The best argument I ever came up with for sticking to the original features: "If we give them everything now, then why ever would they buy an upgrade* in 6 months? Give them something with the features they really need, working perfectly, now, and sell them version 1.5 in 6 months--also with features they really need, working perfectly. Not only will you get a deserved reputation for knowing what you're doing--you'll also significantly pad the company's bottom line and get promoted. Bet you'd prefer that to the current chaos, huh?"
* As opposed to several free patches for the shoddy crap we pushed out the door before it was ready.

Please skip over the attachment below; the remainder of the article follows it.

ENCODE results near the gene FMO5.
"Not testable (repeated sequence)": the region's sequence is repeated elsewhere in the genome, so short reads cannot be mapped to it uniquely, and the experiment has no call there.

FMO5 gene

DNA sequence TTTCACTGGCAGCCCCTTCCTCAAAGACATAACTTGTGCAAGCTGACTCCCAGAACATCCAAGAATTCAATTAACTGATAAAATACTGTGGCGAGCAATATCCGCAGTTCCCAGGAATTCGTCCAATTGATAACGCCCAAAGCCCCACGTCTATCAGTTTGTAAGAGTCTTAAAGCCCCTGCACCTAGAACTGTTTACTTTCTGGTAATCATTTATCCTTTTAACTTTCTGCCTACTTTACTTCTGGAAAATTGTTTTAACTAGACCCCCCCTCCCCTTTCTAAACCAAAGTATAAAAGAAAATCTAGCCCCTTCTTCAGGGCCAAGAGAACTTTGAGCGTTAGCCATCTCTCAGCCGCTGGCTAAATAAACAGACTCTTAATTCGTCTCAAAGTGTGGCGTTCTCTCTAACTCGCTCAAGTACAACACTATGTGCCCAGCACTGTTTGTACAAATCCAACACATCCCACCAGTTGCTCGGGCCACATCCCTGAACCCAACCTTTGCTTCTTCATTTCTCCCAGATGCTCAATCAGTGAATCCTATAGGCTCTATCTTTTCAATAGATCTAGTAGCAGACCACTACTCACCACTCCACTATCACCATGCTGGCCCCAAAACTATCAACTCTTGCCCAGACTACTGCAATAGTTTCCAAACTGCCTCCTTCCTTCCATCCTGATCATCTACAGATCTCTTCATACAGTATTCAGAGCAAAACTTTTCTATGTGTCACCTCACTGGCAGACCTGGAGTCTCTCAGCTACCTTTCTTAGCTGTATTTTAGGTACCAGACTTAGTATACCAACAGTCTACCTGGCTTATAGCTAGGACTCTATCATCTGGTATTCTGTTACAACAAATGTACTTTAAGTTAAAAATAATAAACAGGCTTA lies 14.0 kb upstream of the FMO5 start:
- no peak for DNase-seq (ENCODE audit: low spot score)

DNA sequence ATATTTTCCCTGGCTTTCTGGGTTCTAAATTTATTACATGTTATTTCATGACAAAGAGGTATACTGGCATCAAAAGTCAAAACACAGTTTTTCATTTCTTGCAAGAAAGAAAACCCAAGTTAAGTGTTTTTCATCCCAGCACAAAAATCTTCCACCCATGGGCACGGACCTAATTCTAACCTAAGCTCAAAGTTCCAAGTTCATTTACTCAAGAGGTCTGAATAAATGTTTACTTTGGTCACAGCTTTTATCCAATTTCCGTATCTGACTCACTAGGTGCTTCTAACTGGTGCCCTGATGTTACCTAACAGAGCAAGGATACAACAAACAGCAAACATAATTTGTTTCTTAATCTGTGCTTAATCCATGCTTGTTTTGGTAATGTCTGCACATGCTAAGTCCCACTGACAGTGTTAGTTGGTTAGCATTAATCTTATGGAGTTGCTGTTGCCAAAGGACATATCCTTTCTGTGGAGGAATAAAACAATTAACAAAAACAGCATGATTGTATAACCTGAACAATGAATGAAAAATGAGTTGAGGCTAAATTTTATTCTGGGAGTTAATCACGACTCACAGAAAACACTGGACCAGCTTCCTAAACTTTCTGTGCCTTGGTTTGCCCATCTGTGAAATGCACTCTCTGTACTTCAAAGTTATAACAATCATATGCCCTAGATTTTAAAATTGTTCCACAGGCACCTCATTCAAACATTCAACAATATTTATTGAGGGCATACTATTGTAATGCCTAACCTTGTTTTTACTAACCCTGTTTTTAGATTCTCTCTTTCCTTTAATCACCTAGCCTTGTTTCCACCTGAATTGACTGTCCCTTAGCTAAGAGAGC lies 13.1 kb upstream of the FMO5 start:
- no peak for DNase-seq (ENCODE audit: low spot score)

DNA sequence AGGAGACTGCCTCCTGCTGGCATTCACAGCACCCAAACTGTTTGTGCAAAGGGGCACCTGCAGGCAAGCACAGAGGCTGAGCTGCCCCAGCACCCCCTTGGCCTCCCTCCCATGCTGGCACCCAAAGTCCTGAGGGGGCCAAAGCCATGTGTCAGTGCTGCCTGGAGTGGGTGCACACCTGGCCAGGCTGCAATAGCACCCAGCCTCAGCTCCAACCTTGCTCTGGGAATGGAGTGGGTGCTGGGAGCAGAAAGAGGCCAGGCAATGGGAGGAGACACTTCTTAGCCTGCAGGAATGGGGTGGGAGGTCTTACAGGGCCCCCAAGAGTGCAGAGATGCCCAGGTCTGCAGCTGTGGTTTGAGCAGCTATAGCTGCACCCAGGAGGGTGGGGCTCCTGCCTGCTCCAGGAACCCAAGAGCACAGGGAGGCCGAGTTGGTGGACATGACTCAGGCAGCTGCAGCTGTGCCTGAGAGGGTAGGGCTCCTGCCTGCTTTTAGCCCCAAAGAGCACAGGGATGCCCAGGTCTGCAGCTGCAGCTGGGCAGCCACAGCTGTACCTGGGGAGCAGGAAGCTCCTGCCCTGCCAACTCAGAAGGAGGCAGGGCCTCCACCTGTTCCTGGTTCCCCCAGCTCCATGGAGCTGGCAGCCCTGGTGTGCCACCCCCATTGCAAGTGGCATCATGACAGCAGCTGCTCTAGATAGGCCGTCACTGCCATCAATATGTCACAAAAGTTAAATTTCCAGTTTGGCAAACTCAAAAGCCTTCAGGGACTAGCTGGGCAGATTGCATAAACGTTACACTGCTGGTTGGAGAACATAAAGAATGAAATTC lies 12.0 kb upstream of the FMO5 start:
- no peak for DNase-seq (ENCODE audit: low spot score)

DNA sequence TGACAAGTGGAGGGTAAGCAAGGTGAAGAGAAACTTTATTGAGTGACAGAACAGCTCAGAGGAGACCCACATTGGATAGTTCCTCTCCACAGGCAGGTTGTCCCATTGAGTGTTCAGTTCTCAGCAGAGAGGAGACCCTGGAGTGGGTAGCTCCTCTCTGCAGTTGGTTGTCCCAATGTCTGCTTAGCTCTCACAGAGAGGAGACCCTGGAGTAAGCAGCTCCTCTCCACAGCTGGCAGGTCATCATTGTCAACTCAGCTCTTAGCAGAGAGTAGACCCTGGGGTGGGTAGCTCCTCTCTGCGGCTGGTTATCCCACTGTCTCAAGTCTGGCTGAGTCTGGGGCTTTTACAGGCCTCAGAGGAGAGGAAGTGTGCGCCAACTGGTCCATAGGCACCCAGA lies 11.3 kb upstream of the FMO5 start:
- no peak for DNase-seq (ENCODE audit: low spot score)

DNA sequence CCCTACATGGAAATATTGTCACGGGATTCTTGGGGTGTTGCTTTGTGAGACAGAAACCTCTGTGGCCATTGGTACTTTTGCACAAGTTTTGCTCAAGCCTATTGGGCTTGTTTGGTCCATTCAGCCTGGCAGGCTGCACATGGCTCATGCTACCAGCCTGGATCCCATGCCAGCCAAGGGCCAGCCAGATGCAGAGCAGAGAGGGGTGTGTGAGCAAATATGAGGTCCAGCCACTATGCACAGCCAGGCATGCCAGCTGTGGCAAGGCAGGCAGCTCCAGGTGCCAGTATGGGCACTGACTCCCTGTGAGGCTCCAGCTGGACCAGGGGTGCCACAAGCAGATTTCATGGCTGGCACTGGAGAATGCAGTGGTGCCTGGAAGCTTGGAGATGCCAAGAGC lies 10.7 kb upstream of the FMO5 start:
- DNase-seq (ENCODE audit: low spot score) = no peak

<<I would like to talk to my PM about it, as it seems a tad silly that I spend weeks trying to come up with ways to keep busy, including a ton of non-technical writer projects, and then pull my hair out and struggle to come up with documentation that I am not even very happy with.>>
If you're twiddling your thumbs, that's a really strong sign that you aren't paying attention to what's going on. Instead, spend that "down time" finding out what the final product is supposed to look like, and begin writing high-level documentation immediately. That can be as trivial as "the Print function lets you print one or more copies of different page ranges on different sizes of paper" or even "the documentation for the Print function goes here someday (this page not intentionally left blank)". But at least if you ship that particular bit of documentation, you'll be giving the customer something useful to read.